Lastly, I have been spending time understanding the new idea of identity politics. I still don’t understand it fully. However I do dislike ideas that refuse to see the overall need of a cause by focusing too deeply on the purity of the subject. For example, the fight against discrimination gets messed up when people start trying to determine the degrees one group is discriminated against versus other groups. Rather than saying no one should be discriminated against, I was recently informed that as a gay man I was oppressing women. I kid you not, as a group of college people had a ranking system of discrimination. I thought that effort would have been better spent trying to end discrimination of anyone.

          Thanks again Hariod, I hope this explains a bit how I try to look at things. I like the idea: I don’t know everything and that I can be wrong. I like to learn. Life would be horribly boring if I thought I already knew all there was to know and was always correct. 🙂 Be well. Hugs

          Liked by 2 people

        • See Scottie, you just proved once again that you understand enough of this knowing and not-knowing hubbub in spirit first — your humility — and then by your genuine efforts will know more, and as a result not-know too, 😉 and you will be rewarded (and challenged) for yourself and by others! ❤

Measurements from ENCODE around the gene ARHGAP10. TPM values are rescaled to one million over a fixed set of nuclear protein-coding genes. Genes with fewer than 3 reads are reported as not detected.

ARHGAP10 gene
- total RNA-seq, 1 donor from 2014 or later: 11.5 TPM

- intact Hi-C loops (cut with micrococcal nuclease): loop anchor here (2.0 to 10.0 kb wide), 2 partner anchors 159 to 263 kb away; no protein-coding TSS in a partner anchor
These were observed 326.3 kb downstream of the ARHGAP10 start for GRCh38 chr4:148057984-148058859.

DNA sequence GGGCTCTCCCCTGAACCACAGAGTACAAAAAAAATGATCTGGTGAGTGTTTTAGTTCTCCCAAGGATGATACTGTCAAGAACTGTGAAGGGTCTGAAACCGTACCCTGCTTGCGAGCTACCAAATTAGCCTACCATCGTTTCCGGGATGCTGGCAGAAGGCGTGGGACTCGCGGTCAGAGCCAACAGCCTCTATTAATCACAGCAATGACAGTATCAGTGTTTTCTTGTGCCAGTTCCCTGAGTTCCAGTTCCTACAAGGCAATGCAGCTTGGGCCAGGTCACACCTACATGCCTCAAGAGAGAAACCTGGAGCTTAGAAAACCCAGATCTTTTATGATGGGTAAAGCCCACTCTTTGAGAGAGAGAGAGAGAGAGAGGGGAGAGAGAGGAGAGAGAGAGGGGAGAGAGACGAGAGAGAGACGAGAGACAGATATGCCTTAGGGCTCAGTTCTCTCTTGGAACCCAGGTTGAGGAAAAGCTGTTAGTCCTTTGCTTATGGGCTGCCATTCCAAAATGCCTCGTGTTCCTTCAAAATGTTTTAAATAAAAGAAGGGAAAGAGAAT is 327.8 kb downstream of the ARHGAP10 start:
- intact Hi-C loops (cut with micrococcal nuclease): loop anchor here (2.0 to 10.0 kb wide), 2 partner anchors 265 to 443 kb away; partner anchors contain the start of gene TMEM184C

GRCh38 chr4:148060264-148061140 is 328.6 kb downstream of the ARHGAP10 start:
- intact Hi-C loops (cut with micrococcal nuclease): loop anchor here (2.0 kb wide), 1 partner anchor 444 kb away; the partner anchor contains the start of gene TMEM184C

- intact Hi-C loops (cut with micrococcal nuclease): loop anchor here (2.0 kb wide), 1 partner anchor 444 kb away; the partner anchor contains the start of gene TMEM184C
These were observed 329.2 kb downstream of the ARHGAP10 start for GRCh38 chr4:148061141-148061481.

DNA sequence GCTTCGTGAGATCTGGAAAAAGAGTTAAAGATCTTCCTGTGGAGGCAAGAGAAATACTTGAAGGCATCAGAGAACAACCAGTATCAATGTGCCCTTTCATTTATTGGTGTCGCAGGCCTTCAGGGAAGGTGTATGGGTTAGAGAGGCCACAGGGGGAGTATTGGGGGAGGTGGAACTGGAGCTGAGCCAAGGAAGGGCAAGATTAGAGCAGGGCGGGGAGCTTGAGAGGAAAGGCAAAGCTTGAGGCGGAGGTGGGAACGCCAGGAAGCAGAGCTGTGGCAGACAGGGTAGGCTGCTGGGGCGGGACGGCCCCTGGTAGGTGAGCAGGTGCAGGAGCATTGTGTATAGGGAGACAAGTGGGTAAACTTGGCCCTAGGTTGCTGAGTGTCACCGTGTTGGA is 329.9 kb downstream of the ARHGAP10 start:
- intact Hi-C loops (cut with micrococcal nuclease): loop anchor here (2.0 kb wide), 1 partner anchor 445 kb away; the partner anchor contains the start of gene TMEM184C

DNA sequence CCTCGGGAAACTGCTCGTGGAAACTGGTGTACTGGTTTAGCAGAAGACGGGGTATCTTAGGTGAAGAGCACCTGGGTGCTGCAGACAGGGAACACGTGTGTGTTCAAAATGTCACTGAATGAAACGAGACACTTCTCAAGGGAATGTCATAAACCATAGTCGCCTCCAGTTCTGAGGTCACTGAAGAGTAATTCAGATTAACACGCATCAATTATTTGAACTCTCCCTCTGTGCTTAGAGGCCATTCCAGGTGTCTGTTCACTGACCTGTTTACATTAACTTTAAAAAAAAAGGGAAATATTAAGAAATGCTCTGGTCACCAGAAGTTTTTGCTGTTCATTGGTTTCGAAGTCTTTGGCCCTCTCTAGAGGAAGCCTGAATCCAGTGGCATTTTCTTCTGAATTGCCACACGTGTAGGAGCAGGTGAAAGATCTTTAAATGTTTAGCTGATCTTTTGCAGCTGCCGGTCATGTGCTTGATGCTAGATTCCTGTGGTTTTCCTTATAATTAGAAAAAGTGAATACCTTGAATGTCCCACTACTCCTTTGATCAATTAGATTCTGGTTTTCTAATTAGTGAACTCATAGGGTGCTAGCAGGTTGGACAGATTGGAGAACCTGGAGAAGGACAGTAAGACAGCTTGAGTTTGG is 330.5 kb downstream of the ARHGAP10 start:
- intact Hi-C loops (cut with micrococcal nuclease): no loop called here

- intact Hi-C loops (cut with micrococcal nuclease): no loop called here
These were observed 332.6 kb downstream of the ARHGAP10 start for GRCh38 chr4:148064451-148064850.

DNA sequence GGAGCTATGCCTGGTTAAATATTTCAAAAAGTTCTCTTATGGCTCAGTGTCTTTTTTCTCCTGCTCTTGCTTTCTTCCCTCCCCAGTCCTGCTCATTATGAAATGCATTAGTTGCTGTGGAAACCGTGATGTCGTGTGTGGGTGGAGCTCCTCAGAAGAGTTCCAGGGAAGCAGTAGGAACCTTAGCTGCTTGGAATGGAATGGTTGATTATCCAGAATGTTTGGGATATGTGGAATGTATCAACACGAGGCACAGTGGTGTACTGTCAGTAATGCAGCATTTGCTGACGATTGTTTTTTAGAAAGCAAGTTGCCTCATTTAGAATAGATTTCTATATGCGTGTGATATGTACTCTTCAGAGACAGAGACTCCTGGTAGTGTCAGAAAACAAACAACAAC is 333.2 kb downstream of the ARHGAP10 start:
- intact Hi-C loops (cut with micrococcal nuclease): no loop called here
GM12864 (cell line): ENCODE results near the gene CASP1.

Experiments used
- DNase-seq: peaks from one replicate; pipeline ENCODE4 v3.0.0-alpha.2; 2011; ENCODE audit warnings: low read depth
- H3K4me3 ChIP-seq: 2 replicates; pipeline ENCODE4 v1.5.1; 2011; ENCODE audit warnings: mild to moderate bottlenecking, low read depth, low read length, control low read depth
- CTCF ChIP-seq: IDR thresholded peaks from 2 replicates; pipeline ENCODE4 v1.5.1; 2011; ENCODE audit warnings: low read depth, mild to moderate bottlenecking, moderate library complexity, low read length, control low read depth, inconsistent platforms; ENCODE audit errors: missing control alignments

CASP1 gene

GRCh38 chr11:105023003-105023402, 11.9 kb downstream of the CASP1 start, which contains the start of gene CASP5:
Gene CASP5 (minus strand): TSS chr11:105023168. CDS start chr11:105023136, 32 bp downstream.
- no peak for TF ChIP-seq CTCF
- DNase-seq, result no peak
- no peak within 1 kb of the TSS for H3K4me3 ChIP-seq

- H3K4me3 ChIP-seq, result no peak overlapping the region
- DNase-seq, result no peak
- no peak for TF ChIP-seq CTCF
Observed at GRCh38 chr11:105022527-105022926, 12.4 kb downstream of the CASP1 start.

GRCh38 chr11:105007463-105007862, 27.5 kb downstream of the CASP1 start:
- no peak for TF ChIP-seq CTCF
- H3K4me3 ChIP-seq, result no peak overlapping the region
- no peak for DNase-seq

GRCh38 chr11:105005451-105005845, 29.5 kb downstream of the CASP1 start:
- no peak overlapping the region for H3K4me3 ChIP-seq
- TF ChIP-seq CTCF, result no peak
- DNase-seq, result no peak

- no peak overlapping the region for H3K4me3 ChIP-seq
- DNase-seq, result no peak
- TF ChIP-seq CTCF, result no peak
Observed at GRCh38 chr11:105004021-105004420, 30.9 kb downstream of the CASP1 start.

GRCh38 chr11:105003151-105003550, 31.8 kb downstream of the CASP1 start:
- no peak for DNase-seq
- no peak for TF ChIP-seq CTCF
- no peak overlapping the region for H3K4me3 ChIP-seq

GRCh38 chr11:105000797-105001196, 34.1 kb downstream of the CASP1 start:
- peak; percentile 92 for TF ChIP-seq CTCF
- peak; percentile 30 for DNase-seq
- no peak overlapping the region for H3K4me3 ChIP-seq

Liked by 1 person

  2. the epistemology of ignorance, especially regarding women’s treatment throughout human history” – I look forward to part two, I suspect it will be even more interesting.

    You have the largest horse and cart I have ever seen sir. Hahahahahaha.

    or that lying necessarily leads to more lying.” – I don’t believe you.

    There are times and conditions that do warrant ignorance — it is not always bad.” – Some would say bliss. This can be quite true so long as one never finds out that say their partner lives a double life and spends three months of the year not at a business course in the seashells, but in Las Vegas as Penny Spender the best striptease artist in the US.

    Climate change deniers are sat in the same dingy as flat earthers.

    Most enjoyable Professor, I shall return again for the next segment, and leave you with a song that popped to mind along the above theme.

    – Esmeralda the Empress of Strategic Subterfuge upon the Cloud

    Liked by 3 people

    • Bwhahahaha! Oh my wonderful Dear Lady Esme… you have warmed my heart and tickled my funny-bone! I tell ya and tell tha world, I simply adore you! 😛 ❤

      So my big studly horse and grand cart are quite impressive, eh!? Coming from such a writer, intellect, Steampunk-tress, and delightful sense of humour as yourself Ma'am, I will humbly and graciously accept your kind words! Thank you. (grins ear to ear & does a jumping heel-click)